Most sponsors of nonqualified deferred compensation arrangements under IRC Section 457(f) already know that the interaction of the provisions of IRC Section 457(f) and IRC Section 409A can be complicated. Many nonqualified deferred compensation arrangements sponsored by state and local governments and tax-exempt organizations are subject to IRC Section 457(f). Additionally, both taxable and tax-exempt sponsors of nonqualified deferred compensation arrangements may be subject to the provisions of IRC Section 409A. The deadline for amendments required to conform IRC Section 457(f) arrangements to the requirements of IRC Section 409A is Dec. 31, 2008. Please follow these links to access our previous Drinker Biddle Client Alerts, Tax-Exempt Organizations Beware: Restrictive New IRS Section 457(f) Guidance is Coming, Final Code Section 409A Regulations: What’s New, What’s Not Covered and What Do You Do Now? and Interpretations with Respect to 457(f) Plans: IRS Guidance Issued Under Code Section 409A Affecting Nonqualified Deferred Compensation Plans, which provide detailed information regarding IRC Section 409A and the application of IRC Section 409A to IRC Section 457(f) arrangements.

Generally, the issue of most concern for sponsors of IRC Section 457(f) arrangements is what it means for an amount to be subject to a “substantial risk of forfeiture.” This is because benefits provided under IRC Section 457(f) arrangements are taxable when they are no longer subject to a substantial risk of forfeiture. In Notice 2007-62, issued in August 2007 (the subject of a previous Drinker Biddle Client Alert), the IRS indicated that the inclusion of certain features in a program, such as covenants not to compete, “rolling vesting” (i.e., the feature by which an employer and employee mutually agree to delay the vesting date by written election of the employee one year or more before vesting otherwise would have occurred) and employee deferral elections would likely result in the benefits provided under the program not being considered subject to a substantial risk of forfeiture under IRC Section 457(f).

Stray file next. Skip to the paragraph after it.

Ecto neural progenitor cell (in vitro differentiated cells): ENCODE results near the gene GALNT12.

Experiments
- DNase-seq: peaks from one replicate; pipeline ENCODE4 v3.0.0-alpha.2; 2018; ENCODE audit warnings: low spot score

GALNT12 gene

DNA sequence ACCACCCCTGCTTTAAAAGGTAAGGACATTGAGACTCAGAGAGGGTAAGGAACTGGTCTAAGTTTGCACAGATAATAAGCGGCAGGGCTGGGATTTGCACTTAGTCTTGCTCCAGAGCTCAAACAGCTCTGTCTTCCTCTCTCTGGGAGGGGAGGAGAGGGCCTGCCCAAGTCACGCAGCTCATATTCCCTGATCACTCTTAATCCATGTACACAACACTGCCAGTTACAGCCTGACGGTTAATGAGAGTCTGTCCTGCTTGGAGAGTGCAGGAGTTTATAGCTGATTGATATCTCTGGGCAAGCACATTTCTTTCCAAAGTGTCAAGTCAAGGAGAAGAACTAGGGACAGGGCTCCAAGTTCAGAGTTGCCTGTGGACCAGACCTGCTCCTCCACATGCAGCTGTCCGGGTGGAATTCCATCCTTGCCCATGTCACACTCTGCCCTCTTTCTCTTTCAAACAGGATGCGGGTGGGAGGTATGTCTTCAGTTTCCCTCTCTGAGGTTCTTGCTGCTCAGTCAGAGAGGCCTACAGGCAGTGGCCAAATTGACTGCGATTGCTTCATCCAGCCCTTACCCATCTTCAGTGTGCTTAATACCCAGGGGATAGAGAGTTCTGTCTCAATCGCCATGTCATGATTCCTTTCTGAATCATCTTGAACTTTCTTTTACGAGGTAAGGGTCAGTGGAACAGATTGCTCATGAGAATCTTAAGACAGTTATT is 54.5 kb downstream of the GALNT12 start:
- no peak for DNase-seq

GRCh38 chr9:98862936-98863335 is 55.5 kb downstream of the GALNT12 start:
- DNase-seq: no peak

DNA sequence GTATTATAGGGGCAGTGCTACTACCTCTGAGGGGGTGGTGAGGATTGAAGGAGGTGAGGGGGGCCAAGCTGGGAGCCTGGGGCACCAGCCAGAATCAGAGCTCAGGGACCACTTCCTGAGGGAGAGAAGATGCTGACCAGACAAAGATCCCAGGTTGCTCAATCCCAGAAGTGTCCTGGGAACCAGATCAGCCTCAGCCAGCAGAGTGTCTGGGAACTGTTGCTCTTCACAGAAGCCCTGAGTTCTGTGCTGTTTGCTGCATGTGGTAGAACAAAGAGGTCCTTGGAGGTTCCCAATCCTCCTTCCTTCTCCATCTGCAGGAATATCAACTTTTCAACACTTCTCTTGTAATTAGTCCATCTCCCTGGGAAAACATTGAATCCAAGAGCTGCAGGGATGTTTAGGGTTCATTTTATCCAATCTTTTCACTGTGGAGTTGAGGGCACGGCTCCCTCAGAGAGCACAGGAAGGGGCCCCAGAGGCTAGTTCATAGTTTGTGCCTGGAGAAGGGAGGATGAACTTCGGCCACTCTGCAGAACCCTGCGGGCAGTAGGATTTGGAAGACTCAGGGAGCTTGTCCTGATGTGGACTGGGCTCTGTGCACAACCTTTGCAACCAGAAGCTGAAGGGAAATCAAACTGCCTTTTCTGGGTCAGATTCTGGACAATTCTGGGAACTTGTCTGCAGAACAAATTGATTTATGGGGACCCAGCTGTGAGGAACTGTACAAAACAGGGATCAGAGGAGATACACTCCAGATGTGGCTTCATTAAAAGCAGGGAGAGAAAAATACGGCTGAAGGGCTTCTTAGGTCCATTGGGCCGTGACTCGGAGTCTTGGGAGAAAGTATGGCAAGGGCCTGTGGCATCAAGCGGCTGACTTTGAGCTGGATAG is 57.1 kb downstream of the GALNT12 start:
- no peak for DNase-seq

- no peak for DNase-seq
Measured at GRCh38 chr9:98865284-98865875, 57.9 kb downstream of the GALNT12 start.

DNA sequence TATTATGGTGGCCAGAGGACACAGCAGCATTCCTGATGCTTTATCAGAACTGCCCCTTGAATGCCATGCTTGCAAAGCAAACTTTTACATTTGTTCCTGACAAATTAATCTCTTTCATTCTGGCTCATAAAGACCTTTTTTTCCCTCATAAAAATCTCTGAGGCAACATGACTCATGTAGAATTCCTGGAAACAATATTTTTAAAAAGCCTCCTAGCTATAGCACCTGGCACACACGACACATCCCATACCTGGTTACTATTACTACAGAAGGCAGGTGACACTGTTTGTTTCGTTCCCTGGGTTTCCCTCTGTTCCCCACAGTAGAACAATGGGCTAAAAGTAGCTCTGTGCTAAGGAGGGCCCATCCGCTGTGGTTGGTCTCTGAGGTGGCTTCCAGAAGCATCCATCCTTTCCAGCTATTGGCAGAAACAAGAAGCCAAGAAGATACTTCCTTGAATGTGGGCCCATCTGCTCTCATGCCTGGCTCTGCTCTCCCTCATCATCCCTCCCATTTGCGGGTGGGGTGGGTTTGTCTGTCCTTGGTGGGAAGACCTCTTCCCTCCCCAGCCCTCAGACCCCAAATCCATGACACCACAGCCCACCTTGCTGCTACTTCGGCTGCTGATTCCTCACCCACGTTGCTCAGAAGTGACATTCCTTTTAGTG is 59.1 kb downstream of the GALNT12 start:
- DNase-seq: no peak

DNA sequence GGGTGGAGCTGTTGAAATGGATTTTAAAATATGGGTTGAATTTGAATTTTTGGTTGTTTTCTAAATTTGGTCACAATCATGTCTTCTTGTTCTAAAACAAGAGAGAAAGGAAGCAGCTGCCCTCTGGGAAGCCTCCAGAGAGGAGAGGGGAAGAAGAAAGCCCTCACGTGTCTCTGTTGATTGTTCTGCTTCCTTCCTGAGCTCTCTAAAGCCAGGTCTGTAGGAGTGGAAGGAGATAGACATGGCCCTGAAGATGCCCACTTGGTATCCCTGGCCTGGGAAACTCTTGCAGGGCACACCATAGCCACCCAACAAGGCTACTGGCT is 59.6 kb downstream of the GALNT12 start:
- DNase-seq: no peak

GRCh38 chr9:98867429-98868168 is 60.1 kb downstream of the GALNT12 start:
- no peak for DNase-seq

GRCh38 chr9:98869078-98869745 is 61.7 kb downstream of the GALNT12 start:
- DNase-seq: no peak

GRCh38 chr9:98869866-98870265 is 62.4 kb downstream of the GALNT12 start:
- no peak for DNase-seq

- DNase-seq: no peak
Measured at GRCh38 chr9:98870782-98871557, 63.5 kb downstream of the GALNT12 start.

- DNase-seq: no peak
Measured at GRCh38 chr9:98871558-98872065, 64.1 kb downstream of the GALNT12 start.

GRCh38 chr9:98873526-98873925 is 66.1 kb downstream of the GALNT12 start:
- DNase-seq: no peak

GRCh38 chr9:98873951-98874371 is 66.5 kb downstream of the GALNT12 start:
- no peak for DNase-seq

In Notice 2007-62, the IRS indicated that it would provide guidance on the interplay of various provisions in IRC Section 457(f) and IRC Section 409A, including guidance on the inclusion of the features described above in IRC Section 457(f) arrangements. Such guidance has not been issued to date, but may still be received before year-end and may include a limited extension of time (e.g., 90 days) to bring IRC Section 457(f) arrangements into compliance. Many sponsors of IRC Section 457(f) arrangements are taking action now to ensure that such arrangements are in compliance with IRC Section 409A, based on the current available guidance.

Drinker Biddle Comments:

  • Tax-exempt employers should identify all arrangements to which IRC Section 457(f) may apply, particularly the arrangements that contain covenants not to compete, rolling vesting and employee deferral elections.
  • For any arrangements that contain covenants not to compete, rolling vesting and employee deferrals, plan sponsors must decide whether to modify such arrangements this year to address compliance with IRC Section 409A (absent final guidance from the IRS) or whether to wait until final guidance is received. A sponsor of an IRC Section 457(f) arrangement must determine whether IRC Section 409A is applicable to that arrangement. If so, the sponsor must ensure that the arrangement is in compliance with IRC Section 409A as of Dec. 31, 2008, even if the sponsor decides not to address until later the above-described IRC Section 457(f) issues that lack final IRS guidance. Ultimately, a two-step redesign process would be required for those arrangements.